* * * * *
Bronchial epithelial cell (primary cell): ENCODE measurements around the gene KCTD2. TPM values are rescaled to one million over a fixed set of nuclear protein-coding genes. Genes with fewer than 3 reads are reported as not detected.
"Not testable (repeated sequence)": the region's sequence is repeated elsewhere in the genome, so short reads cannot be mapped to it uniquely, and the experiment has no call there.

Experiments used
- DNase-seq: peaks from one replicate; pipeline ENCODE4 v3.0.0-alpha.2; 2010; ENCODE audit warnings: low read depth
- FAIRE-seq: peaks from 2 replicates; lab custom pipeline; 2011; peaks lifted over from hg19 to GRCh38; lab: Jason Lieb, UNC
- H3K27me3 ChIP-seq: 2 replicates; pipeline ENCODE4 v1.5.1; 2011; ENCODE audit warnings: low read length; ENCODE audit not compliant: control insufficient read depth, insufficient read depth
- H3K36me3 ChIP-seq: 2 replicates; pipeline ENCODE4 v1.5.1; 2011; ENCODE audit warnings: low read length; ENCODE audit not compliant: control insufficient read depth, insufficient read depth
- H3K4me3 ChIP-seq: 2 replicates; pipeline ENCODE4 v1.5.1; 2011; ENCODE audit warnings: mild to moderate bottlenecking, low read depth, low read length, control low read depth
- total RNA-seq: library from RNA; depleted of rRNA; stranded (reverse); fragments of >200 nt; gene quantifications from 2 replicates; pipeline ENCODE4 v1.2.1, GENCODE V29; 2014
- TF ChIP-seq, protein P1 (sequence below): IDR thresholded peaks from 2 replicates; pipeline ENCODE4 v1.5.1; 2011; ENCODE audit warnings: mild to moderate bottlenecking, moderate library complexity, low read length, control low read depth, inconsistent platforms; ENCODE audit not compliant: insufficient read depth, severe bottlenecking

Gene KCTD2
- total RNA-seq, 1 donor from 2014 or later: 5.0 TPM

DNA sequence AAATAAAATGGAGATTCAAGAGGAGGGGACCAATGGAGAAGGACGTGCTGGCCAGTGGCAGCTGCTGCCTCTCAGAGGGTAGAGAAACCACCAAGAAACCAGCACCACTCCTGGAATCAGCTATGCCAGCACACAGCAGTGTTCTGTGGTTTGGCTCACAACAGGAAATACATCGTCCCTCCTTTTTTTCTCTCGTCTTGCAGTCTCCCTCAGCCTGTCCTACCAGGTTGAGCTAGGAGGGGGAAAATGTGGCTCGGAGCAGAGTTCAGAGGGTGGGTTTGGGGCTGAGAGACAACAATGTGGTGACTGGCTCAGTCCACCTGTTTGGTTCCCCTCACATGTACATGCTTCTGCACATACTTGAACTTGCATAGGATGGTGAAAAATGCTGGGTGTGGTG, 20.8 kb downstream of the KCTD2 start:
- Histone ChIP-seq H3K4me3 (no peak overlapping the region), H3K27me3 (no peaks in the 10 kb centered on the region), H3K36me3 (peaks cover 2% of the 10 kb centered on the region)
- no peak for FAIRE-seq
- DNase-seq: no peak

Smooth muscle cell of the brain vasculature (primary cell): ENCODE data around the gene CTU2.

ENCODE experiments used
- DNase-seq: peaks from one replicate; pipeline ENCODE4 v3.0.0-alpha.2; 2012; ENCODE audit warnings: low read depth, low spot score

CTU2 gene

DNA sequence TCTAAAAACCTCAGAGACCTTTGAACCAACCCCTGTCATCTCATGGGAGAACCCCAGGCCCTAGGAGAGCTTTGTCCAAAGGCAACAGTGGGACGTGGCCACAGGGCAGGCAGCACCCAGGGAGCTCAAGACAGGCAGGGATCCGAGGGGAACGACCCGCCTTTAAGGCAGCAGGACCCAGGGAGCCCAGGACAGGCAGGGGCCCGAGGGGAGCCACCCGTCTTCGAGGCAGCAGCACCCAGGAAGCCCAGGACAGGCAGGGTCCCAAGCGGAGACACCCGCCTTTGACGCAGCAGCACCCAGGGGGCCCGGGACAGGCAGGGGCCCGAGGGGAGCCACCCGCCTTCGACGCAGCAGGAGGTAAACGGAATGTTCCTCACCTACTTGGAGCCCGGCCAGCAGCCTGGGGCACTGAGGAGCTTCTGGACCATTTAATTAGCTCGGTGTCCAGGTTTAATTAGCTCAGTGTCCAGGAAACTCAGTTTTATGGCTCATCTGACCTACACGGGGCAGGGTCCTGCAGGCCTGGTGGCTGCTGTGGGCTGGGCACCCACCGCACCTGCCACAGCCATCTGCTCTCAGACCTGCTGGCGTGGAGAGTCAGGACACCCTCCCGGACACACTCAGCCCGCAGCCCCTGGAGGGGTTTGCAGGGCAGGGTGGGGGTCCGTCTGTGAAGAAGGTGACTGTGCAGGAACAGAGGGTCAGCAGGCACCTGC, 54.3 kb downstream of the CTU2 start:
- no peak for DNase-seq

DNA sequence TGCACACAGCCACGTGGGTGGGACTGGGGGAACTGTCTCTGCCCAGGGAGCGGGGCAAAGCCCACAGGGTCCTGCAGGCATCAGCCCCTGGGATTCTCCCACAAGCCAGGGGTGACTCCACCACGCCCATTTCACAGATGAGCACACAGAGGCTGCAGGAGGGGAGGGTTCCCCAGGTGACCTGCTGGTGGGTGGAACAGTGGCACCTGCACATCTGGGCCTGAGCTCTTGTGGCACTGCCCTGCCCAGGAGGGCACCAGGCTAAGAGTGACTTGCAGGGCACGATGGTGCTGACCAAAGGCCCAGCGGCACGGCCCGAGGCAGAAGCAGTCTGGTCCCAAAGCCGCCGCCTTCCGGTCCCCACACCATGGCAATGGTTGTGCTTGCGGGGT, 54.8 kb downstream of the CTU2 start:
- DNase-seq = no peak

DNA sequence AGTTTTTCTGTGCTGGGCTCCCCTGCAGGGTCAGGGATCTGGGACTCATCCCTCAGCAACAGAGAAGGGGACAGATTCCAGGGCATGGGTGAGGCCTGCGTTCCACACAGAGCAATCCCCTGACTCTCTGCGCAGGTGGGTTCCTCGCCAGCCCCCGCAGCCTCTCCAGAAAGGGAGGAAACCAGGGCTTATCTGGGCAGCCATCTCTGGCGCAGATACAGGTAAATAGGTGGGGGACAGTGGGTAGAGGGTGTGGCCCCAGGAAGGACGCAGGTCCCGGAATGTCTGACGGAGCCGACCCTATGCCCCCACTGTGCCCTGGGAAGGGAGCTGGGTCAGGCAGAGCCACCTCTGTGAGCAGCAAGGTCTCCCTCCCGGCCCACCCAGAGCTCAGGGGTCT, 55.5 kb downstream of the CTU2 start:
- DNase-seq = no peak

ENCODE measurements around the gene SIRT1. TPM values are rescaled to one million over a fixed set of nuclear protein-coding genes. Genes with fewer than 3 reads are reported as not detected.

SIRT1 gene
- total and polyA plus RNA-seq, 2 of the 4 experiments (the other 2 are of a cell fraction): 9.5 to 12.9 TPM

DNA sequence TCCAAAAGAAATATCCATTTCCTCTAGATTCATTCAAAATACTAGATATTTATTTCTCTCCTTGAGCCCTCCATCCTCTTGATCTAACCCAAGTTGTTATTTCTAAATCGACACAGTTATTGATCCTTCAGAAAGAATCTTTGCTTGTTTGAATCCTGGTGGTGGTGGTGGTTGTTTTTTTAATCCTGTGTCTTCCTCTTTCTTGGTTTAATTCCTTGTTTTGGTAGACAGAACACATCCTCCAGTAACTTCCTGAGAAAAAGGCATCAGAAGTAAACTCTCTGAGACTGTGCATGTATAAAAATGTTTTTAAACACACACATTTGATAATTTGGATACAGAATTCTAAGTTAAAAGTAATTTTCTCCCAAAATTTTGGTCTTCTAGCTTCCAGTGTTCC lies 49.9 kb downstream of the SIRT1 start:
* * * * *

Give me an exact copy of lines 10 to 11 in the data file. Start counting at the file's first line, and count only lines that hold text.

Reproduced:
- TF ChIP-seq, protein P1 (sequence below): IDR thresholded peaks from 2 replicates; pipeline ENCODE4 v1.5.1; 2011; ENCODE audit warnings: mild to moderate bottlenecking, moderate library complexity, low read length, control low read depth, inconsistent platforms; ENCODE audit not compliant: insufficient read depth, severe bottlenecking

Gene KCTD2